14th day of the War = Day of Krishna Chaturdashi?! – Part 1

Shri Phadnis writes…

The problem of complete darkness after sunset for several hours on 14th day of war is not amenable to easy solution.

The description leaves no doubt whatsoever in any reader’s mind that there was complete and heavy darkness for almost whole night, until, early morning, Moon rose a little before the Sun. The words in the description of moonrise, point out that it rose In The East (Direction presided over by Indra). Moon is ‘full arched’ and like Karna’s bow or a crescent in other words. It cannot, by any stretch of imagination be considered as a (nearly) full moon becoming visible after dust settled down. If it was a full moon, obscured by dust the whole night, it would, when freed from dust, reappear early morning near the western horizon and not in the east. It would also not be a crescent.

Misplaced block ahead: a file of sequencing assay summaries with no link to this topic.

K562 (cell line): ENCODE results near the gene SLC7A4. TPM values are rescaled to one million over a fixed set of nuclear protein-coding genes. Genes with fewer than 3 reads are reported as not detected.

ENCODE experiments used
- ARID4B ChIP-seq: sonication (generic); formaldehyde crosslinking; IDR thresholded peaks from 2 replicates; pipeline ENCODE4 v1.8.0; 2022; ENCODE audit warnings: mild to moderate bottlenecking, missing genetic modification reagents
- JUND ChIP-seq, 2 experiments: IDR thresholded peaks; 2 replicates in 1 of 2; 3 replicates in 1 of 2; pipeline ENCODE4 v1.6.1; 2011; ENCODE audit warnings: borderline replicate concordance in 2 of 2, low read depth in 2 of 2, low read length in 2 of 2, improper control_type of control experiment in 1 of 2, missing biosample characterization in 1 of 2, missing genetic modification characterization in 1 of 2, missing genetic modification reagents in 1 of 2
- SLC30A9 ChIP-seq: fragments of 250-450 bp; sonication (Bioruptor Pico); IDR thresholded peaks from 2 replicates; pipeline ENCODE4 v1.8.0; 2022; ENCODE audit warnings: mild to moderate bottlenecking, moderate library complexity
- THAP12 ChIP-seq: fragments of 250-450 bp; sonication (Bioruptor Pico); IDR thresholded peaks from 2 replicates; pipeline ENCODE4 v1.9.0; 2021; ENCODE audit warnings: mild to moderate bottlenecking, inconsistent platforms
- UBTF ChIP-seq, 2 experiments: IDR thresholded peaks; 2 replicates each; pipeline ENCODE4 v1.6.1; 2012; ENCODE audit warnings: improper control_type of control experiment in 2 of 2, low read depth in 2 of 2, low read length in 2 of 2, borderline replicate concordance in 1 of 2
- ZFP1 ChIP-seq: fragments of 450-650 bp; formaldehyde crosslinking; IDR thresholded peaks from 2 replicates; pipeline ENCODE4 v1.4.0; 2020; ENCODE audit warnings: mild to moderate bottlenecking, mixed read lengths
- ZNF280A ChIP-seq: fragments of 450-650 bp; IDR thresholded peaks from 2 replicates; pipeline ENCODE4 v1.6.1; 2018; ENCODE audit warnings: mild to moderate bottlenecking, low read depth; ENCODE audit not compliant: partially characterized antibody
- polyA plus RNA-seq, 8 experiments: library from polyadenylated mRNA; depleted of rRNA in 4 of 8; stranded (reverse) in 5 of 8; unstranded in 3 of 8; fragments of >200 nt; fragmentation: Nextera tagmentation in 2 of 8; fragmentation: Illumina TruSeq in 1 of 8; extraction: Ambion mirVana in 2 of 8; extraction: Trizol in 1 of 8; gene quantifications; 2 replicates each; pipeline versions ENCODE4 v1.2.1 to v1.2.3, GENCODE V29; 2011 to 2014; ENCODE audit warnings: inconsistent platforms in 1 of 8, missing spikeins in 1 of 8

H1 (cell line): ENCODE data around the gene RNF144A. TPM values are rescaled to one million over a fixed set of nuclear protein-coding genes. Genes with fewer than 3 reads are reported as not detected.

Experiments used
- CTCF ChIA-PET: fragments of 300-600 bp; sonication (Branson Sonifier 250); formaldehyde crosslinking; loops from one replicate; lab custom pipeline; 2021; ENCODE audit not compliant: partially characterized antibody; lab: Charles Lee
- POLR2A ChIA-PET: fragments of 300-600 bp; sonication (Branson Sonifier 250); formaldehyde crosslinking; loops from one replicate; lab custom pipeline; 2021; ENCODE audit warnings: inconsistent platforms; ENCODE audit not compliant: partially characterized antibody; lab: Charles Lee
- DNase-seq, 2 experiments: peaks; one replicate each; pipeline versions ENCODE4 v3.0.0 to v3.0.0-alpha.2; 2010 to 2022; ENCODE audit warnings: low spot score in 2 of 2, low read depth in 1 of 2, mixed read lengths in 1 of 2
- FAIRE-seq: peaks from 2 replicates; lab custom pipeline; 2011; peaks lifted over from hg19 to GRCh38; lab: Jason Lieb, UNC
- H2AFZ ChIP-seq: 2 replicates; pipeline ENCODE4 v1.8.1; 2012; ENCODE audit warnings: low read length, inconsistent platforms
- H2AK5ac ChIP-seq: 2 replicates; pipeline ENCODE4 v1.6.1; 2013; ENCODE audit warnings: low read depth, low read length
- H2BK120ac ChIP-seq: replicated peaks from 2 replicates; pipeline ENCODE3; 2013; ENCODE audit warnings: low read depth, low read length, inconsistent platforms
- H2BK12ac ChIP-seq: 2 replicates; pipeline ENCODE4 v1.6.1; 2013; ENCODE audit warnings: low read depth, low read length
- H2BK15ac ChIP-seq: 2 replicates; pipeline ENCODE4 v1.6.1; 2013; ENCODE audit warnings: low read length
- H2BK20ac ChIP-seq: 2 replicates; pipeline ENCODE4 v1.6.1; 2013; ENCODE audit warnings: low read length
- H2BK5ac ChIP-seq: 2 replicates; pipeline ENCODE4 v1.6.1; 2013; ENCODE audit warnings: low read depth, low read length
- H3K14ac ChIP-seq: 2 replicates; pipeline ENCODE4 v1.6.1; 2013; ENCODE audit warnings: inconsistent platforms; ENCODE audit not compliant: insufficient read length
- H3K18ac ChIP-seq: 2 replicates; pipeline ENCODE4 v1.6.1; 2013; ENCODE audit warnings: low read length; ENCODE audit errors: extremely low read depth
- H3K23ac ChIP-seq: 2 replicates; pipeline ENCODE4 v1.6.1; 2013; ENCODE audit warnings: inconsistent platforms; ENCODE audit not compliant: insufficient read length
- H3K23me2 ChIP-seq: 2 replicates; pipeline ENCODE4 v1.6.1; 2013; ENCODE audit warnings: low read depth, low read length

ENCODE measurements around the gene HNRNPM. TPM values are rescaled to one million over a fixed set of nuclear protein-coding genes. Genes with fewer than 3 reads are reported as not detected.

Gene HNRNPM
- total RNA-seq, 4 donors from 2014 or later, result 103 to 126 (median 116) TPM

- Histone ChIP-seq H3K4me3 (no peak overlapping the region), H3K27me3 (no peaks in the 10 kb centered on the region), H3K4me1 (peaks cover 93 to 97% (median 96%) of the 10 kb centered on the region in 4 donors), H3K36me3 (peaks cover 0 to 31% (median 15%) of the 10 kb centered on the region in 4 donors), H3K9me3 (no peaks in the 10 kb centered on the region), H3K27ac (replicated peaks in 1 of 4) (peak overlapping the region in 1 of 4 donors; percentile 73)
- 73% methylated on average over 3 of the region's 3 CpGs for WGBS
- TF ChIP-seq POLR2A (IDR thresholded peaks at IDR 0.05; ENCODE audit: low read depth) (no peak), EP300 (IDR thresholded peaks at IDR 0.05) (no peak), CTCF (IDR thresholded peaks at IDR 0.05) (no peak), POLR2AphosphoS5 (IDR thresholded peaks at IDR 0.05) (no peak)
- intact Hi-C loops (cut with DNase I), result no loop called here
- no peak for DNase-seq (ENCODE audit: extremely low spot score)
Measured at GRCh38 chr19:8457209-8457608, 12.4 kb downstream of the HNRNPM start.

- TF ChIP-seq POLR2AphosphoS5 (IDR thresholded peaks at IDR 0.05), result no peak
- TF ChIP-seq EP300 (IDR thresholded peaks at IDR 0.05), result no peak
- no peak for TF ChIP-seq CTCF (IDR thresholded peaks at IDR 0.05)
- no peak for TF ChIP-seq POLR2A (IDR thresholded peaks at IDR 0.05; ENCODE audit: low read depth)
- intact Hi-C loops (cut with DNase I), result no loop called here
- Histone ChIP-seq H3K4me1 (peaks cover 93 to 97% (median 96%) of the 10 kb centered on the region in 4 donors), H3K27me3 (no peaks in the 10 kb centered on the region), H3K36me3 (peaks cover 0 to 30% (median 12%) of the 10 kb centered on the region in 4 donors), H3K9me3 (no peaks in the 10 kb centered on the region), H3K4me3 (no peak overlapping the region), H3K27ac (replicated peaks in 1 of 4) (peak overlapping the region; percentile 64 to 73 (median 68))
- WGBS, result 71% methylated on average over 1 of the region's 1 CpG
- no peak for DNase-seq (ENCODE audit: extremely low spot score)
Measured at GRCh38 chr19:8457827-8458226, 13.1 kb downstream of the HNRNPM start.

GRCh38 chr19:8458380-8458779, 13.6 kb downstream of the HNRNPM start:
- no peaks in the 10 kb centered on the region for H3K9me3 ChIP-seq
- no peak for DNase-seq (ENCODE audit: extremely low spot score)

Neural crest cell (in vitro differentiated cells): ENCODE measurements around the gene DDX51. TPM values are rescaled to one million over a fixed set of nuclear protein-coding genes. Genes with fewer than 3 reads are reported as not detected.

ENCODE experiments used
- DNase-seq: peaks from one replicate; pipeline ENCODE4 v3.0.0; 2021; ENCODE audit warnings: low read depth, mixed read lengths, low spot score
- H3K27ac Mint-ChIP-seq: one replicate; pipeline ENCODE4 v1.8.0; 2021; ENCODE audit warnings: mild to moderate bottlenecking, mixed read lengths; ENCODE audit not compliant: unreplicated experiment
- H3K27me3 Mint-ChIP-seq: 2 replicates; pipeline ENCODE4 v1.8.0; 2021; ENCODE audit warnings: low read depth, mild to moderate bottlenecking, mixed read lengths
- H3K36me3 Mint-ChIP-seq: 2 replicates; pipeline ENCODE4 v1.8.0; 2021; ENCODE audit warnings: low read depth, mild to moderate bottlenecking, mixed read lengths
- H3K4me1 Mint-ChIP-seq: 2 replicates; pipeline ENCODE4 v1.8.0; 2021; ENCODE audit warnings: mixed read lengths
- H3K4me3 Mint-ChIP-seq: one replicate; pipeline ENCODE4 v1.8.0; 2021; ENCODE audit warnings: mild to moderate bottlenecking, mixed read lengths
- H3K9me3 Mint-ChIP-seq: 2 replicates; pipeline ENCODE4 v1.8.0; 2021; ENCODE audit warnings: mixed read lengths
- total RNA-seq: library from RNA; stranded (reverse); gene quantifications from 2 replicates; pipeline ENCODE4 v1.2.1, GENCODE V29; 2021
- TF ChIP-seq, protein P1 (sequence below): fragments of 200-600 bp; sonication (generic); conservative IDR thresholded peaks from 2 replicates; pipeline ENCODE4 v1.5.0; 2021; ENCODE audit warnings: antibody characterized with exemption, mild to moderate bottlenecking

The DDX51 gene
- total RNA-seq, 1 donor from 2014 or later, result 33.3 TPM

The description matches a moonrise on Krishna Chaturdashi in timing, shape and place.

I wonder why Shri. Oak is neglecting all these descriptions and insists on attributing the darkness throughout the night to just the dust obscuring a near full moon.

I would advise Shri. Oak to go to a village, and step out at midnight of a full moon, cloudless night and see for himself the amount of light thrown by the moon and then imagine it being converted to complete darkness due to ‘dust’ throughout the night.

Readers can imagine how much dust it would take.

I totally reject Shri. Oak’s dusty explanation of the 14th day dark night.

We have to look for the explanation somewhere else.”

My Response…

Here we stand, Shri Phadnis and I , at the opposite end, so to speak, with our views regarding the identification of 14th day of the Mahabharata War and corresponding Lunar day (tithi) and phase of the moon.

While I claim that the day was that of the full moon (or near full moon), Shri Phadnis claims it to be that of near Amawasya ( Vadya Chaturdashi – maximum of one or two days before the day of Amawasya).

I will deal with this critical problem in multiple parts.  Enthusiastic readers may do their homework by reading part of the book (Error Elimination – Experiments 56 through 63).

To be continued…


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